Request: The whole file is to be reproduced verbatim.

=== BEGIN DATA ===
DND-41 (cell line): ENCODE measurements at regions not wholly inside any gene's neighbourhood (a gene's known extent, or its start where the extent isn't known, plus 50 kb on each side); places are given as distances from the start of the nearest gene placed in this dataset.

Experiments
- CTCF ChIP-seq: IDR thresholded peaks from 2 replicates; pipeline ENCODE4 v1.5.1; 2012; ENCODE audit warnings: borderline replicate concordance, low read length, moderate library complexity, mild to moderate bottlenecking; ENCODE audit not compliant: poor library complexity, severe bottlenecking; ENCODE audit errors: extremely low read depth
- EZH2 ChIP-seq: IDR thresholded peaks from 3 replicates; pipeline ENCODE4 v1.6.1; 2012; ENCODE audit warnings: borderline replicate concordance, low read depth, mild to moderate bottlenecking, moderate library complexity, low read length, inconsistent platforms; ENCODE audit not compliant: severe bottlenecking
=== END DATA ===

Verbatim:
DND-41 (cell line): ENCODE measurements at regions not wholly inside any gene's neighbourhood (a gene's known extent, or its start where the extent isn't known, plus 50 kb on each side); places are given as distances from the start of the nearest gene placed in this dataset.

Experiments
- CTCF ChIP-seq: IDR thresholded peaks from 2 replicates; pipeline ENCODE4 v1.5.1; 2012; ENCODE audit warnings: borderline replicate concordance, low read length, moderate library complexity, mild to moderate bottlenecking; ENCODE audit not compliant: poor library complexity, severe bottlenecking; ENCODE audit errors: extremely low read depth
- EZH2 ChIP-seq: IDR thresholded peaks from 3 replicates; pipeline ENCODE4 v1.6.1; 2012; ENCODE audit warnings: borderline replicate concordance, low read depth, mild to moderate bottlenecking, moderate library complexity, low read length, inconsistent platforms; ENCODE audit not compliant: severe bottlenecking